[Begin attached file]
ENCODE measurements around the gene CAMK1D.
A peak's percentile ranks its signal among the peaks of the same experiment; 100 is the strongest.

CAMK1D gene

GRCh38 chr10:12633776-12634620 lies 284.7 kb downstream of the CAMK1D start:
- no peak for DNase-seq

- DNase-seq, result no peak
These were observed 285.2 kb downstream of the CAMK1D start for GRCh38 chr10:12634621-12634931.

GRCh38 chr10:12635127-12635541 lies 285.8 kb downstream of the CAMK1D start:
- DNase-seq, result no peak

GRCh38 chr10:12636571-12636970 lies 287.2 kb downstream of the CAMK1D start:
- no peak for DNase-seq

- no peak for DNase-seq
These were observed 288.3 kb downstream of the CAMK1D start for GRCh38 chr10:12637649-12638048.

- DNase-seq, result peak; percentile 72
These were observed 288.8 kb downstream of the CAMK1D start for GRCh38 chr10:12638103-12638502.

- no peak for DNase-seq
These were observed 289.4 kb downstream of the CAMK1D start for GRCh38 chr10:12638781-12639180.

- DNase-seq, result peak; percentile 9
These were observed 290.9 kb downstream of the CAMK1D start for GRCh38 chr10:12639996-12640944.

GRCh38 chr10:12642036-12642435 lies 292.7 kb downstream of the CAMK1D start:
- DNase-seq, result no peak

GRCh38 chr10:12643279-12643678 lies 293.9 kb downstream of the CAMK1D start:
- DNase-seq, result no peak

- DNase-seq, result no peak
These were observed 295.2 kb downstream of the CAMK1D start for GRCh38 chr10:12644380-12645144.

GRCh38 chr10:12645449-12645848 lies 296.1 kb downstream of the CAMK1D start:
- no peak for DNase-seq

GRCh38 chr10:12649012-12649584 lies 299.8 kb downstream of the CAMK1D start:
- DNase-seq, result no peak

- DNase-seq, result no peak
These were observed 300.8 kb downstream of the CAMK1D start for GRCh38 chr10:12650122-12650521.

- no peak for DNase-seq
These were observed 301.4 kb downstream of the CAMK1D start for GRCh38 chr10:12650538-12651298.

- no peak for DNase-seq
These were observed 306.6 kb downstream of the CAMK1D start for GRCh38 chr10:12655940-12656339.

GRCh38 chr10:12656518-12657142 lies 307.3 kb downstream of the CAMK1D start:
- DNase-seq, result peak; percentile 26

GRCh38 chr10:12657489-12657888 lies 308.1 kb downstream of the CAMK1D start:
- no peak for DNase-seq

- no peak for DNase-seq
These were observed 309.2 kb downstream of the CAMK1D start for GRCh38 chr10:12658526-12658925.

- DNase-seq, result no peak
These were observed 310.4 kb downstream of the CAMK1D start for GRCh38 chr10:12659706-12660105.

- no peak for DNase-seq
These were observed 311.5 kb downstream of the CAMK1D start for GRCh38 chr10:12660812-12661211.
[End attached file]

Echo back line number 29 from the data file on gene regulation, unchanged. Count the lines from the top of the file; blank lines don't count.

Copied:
- DNase-seq, result no peak